The historical roots of estoppel in the common law tradition make it worthwhile (though probably not absolutely necessary) to explore the variety and development of estoppel in that tradition and the possible counterparts of estoppel in other national legal systems. Estoppel is almost always discussed in relation to other, neighbouring concepts and principles of international law, so it is essential to take into account not only broad treatments of “general principles” in international law, but also works on acquiescence, preclusion, prescription, waiver, unilateral acts and declarations, the protection of reasonable/legitimate expectations, good faith, equity, and so on. Many useful discussions and analyses of estoppel are context-specific, so research on estoppel should also take in some aspects of specialist literature on acquisition of territory, international adjudication, protection of foreign investment…

The international rule of estoppel has a historic basis both in Anglo-American Common Law (known as judicial precedent or judge-made law, or case law) and in the European civil law systems, which have an analogous concept of “preclusion” or “foreclusion”. Nonetheless, international estoppel differs from its Common and Civil Law ancestors. While good faith forms the conceptual basis for international estoppel, the promotion of consistency provides its practical purpose.

International estoppel requires satisfaction of three elements. First, the statement creating the estoppel must be clear and unambiguous; second, the statement must be voluntary, unconditional, and authorised; and finally, there must be good faith reliance upon the representation of one party by the other party either to the detriment of the relying party or to the advantage of the party making the representation. The first two elements have sparked little controversy; the third, however, has occasioned much debate.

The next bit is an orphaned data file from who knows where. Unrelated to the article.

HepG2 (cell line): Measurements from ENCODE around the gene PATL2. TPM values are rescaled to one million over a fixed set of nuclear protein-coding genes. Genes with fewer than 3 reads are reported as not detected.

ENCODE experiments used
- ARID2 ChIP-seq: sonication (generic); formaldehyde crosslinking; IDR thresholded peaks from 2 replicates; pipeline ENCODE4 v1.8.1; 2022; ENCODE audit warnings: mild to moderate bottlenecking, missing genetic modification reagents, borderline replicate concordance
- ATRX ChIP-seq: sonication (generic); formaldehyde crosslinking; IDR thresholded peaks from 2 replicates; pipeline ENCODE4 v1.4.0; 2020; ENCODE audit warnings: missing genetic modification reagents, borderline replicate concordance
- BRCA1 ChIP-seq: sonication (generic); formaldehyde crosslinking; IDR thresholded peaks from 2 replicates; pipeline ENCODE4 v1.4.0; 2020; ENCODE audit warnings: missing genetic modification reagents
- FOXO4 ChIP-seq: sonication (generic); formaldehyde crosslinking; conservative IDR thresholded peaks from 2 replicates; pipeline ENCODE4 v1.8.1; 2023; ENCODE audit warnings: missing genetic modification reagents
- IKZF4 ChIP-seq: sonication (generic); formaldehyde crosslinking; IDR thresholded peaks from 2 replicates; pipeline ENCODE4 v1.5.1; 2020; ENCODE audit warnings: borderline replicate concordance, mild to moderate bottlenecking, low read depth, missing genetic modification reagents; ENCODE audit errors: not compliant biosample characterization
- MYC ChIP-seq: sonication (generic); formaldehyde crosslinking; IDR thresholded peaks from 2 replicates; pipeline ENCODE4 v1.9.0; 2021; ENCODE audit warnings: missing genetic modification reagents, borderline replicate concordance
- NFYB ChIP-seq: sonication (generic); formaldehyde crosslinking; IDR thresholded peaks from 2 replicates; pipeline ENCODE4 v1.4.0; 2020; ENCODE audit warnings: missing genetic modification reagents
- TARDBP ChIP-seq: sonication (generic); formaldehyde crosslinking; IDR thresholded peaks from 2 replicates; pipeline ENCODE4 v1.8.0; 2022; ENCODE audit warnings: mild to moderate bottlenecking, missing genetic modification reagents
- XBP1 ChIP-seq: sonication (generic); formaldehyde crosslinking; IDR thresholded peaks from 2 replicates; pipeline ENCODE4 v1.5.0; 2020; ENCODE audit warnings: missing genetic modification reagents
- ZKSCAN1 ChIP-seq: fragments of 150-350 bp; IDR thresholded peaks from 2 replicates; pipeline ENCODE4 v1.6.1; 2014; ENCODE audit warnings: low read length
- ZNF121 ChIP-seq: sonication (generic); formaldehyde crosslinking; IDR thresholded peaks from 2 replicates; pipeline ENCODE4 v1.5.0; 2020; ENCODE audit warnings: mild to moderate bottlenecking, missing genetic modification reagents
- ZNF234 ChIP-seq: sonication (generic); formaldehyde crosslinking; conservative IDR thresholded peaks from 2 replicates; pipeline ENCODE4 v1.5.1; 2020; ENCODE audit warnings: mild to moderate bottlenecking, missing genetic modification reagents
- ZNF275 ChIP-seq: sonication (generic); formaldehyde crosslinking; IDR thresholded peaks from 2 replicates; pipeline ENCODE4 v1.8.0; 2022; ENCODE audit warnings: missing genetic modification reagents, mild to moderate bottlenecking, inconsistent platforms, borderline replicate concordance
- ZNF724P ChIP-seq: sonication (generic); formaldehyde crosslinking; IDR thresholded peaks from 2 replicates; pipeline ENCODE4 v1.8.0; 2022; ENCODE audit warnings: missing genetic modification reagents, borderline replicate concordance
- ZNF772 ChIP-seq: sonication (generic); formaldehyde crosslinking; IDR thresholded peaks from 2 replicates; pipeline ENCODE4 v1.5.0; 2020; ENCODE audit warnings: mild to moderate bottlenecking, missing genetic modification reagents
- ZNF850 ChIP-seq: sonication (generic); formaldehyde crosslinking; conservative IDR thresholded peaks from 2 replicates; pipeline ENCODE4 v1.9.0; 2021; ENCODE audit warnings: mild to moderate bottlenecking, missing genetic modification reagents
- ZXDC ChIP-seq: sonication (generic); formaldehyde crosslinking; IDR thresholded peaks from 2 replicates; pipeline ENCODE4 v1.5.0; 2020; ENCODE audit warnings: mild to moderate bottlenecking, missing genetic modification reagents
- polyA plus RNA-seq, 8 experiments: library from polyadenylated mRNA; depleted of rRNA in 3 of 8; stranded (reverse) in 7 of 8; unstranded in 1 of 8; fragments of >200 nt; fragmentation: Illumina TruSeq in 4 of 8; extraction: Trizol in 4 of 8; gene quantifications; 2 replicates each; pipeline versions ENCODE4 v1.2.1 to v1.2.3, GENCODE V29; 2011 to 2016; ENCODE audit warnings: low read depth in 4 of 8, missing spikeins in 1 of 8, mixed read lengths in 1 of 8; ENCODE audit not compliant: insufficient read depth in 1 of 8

Claims of international estoppel arise in two contexts: unilateral declarations and acquiescence. Though facially dissimilar in some regards, the requirements and applications of estoppel are essentially the same in both contexts. A state may act unilaterally in one of two ways: it may make a unilateral promise or it may make a unilateral statement of fact. Either may give rise to an estoppel.

Estoppel may also arise out of a state’s acquiescence to the declaration of another state or to existing circumstances: “The few writers who have discussed the question have had no doubt that acquiescence was apt to found an estoppel provided that the circumstances were such that acquiescence could be equated with recognition or consent”. If the requirements of estoppel are met, the silence binds the acquiescing state.

The World Court has bound a state by its previous actions on many occasions. Some involved unilateral declarations, while others involved acquiescence. In none of these cases did the Court identify the doctrine that justified its holding. However, all four contained references to good faith, consistency, or intent to be bound, language that supports an estoppel theory.

Concluding remarks

The means by which estoppel became such a “well-established principle” of international law are not so easily identified. According to Ian Brownlie, a British practising barrister, specialising in international law, there are four elements which must be satisfied for a practice or custom to become law under Article 38(1)(b): 1) duration, 2) consistency of practice, 3) generality of practice, and 4) opinio juris sive necessitatis.

As a conclusion, speaking about Estoppel in Public International Law, contemporary practice shows that arguments about estoppel are as likely to appear in the context of a dispute about international trade or human rights as they are to appear in the context of (more traditional) disputes about title over territory or nationality. But important disagreements and unresolved questions still remain about the practical requirements of estoppel (and, in particular, the need for detrimental reliance); its relationship to neighbouring concepts, such as acquiescence; its proper categorisation among the sources of international law; the significance of common law estoppel and its counterparts in other legal systems for the purposes of international law; and the normative basis of estoppel, especially its relationship with broader principles of international law, such as good faith and equity. That is what we can say about Estoppel in Public International Law.